Posts Tagged "tax laws"

New reporting rules may apply to your stock sales

Posted on Jan 7, 2011

Effective this year, new reporting rules could make it easier for you to report the tax consequences of selling a stock. Thanks to a 2008 law, responsibility for establishing your “basis” is being shifted to brokers and other financial institutions. But don’t discard your records just yet; the new rules are being phased in gradually and don’t apply to any securities acquired before 2011. Form 1099-B (Proceeds from Broker and Barter Exchange Transactions) will be expanded to include the cost or other basis of stock sold during 2011. The form must also report whether the gain or loss on the stock sale is short-term or long-term. The expanded Form 1099-B will be used to report calendar-year 2011 sales and must be filed with the IRS and furnished to investors in early 2012. The new reporting rules were passed by Congress not only to make it easier for investors to calculate capital gains taxes, but also to make it harder for investors to underreport capital gains. For details or assistance with the new reporting rules, contact our...

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New law extends Bush-era tax rates for two years

Posted on Jan 4, 2011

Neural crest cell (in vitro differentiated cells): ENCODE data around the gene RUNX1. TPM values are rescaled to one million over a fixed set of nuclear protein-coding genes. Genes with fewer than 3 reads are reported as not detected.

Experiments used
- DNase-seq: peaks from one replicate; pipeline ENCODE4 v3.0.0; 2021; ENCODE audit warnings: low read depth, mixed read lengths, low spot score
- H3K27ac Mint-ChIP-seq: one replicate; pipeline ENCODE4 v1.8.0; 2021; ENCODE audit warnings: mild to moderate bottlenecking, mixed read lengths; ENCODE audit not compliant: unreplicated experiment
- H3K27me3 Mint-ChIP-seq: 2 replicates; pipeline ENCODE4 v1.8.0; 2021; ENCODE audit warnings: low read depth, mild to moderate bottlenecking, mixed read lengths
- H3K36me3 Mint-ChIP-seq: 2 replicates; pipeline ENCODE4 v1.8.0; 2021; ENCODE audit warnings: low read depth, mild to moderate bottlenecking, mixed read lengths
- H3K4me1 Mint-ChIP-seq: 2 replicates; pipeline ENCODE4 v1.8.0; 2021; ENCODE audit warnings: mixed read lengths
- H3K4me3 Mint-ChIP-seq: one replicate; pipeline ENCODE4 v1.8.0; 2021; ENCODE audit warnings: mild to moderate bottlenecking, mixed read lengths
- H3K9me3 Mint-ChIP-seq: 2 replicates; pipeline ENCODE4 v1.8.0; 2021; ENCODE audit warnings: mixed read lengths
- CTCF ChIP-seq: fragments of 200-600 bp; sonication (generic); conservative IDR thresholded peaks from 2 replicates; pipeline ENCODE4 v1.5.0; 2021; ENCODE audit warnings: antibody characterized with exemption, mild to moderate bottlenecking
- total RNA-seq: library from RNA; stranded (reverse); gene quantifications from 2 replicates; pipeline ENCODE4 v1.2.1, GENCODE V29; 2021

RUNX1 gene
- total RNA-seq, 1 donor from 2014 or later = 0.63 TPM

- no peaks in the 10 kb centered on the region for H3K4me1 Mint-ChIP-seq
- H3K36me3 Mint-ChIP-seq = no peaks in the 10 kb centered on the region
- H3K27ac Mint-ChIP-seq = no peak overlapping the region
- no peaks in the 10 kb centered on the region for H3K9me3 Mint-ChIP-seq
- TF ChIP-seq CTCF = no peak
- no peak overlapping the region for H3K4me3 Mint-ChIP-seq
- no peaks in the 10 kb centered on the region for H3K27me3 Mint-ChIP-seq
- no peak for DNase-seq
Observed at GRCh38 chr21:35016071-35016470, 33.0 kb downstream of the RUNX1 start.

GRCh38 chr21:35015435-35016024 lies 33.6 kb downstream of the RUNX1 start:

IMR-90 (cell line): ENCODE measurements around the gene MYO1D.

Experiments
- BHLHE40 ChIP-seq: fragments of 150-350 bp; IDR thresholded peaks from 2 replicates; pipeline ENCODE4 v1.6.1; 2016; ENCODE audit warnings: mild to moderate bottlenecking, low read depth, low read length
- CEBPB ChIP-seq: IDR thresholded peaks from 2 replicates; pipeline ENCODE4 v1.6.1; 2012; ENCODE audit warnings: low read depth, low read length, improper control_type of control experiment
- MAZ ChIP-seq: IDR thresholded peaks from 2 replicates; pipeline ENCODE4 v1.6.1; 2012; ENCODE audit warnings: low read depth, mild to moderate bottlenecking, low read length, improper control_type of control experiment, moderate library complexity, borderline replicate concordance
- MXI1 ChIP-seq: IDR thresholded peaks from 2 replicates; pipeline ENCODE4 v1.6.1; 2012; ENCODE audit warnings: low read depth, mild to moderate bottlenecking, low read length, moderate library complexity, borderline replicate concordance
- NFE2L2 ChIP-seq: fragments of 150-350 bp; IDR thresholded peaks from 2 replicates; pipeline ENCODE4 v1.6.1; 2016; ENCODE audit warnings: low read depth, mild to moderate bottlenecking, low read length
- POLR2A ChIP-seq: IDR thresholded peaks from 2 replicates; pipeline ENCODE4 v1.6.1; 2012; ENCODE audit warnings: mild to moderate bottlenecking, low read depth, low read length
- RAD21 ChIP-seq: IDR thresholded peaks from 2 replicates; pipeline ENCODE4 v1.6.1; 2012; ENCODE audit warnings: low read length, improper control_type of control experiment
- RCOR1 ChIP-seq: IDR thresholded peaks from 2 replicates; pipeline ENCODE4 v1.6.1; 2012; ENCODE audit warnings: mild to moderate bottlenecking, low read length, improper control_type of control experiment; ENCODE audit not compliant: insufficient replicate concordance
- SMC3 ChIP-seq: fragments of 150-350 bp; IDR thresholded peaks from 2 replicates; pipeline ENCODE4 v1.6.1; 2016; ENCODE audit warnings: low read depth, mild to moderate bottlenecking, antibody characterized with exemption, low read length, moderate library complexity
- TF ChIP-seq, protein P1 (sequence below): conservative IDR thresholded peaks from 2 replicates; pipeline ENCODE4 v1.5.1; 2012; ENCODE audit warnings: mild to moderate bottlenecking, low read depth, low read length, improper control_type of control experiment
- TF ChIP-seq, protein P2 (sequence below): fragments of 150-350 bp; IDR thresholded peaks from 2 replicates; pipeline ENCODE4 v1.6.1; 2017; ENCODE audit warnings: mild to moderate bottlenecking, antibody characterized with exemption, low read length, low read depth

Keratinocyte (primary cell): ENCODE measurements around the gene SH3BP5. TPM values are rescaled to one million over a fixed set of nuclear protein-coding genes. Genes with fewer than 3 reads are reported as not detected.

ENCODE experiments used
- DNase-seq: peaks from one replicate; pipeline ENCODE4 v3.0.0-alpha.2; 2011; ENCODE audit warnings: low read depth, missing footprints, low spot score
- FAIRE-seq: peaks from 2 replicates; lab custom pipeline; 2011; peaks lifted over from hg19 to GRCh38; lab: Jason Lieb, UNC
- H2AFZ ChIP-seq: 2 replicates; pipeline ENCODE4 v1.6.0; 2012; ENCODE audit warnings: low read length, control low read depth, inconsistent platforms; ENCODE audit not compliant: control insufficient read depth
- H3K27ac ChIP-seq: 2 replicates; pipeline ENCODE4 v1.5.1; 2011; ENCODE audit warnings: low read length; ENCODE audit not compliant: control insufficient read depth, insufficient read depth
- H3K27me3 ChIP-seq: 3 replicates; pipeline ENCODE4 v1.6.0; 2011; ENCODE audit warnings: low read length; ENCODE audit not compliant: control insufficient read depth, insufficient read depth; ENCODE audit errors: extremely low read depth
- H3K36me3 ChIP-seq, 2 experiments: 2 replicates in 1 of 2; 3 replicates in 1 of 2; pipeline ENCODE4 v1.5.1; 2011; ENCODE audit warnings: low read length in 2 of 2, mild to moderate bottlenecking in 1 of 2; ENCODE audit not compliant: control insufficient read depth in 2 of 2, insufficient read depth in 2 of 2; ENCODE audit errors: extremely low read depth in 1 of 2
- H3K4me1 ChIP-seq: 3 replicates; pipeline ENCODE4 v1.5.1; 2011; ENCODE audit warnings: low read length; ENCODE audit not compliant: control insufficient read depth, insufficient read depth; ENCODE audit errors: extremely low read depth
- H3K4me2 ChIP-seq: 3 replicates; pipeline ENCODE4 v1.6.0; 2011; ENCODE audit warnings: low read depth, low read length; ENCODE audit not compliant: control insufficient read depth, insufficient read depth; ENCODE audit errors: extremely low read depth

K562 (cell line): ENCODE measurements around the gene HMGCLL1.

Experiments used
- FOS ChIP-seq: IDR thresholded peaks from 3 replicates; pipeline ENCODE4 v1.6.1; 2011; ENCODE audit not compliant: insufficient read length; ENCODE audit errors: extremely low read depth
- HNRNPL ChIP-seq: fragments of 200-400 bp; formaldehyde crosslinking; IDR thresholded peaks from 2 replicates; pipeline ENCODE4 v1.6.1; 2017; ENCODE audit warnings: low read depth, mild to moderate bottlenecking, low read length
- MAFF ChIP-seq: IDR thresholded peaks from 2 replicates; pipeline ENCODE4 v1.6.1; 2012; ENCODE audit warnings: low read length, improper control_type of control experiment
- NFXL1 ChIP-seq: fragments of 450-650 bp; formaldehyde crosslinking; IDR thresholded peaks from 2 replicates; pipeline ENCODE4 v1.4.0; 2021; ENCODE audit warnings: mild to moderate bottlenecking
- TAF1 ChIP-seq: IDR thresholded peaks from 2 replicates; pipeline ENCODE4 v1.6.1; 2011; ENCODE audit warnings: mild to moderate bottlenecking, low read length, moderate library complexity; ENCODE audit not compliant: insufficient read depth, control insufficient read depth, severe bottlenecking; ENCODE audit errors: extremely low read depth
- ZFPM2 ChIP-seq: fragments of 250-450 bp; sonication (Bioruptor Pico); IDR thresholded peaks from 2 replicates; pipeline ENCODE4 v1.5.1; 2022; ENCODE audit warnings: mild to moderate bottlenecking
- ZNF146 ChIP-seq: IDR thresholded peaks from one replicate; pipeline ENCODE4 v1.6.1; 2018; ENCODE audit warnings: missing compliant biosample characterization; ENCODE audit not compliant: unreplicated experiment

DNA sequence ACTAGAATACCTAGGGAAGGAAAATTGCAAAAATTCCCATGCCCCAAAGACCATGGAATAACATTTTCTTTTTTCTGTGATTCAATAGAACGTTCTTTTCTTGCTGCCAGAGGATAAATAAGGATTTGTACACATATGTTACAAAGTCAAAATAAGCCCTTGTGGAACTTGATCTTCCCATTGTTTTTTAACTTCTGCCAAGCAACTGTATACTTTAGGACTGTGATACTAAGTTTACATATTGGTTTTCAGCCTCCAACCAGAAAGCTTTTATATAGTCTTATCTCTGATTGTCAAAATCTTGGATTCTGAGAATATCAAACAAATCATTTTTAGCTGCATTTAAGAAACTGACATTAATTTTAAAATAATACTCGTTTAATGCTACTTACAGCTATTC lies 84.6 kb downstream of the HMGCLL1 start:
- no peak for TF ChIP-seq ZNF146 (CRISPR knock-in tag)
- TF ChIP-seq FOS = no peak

After weeks of wrangling over the details, both the Senate and the House passed a bill that will extend the tax rates in effect in 2010 for another two years, through December 31, 2012. President Obama signed the “2010 Tax Relief Act” into law on December 17, 2010. Here’s an overview of the key provisions in the law. * Tax rates. The existing tax rates established in the 2001 and 2003 tax laws will continue for all taxpayers through 2012. This means the top tax rate for 2011 and 2012 will remain at 35% instead of reverting to 39.6% as it would have done had the “2010 Tax Relief Act” not passed. * Capital gains and dividends. The top rate for long-term capital gains will remain at 15% for taxpayers in all but the two lowest ordinary income brackets; those taxpayers will continue to have a 0% rate on capital gains. Dividends will continue to be taxed at the 15% and 0% rates instead of reverting to ordinary income rates as high as 39.6%. * Itemized deductions and personal exemptions. Higher-income taxpayers will not have their itemized deductions limited and their personal exemptions phased out. * Education tax breaks. The law extends the American Opportunity Tax Credit through 2012. The income exclusion for up to $5,250 of employer-provided education assistance to employees is continued for two years. The higher contribution limit of $2,000 and other enhancements to Coverdell Education Savings Accounts were extended for two years. * Alternative minimum tax (AMT). The AMT was given another “patch” for 2010 and 2011, a move that will keep the tax from hitting millions more taxpayers. For 2010, the exemption amount is $47,450 for individuals and $72,450 for married couples filing joint returns. For 2011, the exemption is $48,450 for singles and $74,450 for couples. Without this adjustment, the exemption amounts for 2010 and 2011 would have been $33,750 for singles and $45,000 for couples. * Payroll tax. A new tax break is created for workers who pay social security taxes. For 2011, the employee rate for social security tax is cut from 6.2% to 4.2% on wages up to $106,800. Self-employed individuals will pay 10.4% on self-employment income up to $106,800. Employers will continue to pay 6.2% on employee wages. This payroll tax rate cut does not affect the Medicare portion of payroll taxes for either employees or employers. * Extenders. Tax breaks that have come to be called “extenders” because they’re typically extended retroactively every year, but just for a year, are again extended by the new law. Effective for 2010 and 2011 returns, taxpayers have the option of deducting state and local sales taxes instead of state and local income taxes. The deduction for up to $4,000 of higher education expenses and the deduction for teachers who buy classroom supplies are extended. Those age 70½ or older may again contribute up to $100,000 tax-free from an IRA to charity. Note that the deduction for real estate taxes paid by nonitemizers was not extended. * Business provisions. The law extends the research tax credit for 2010 and 2011, and it extends the work opportunity tax credit through 2011. Bonus depreciation is increased from 50% to 100% for qualified business purchases made from September 9, 2010, through December 31, 2011. 50% bonus depreciation will be available in 2012. * Estate tax. The estate tax was perhaps the most contentious issue in the law, and it came close to unraveling the deal. The compromise that was agreed upon restores the estate tax retroactive to January 1, 2010, and continues it through December 31, 2012. It establishes a top rate of 35% and an exclusion amount of $5 million ($10 million for married couples). Estates of persons who died in 2010 have the option of applying the estate tax and receiving a step-up in basis on property passing to heirs or having no estate tax but using a carryover of the decedent’s basis in property. The “Tax Relief Act of 2010” also provides an additional 13 months of benefits to the unemployed. Most...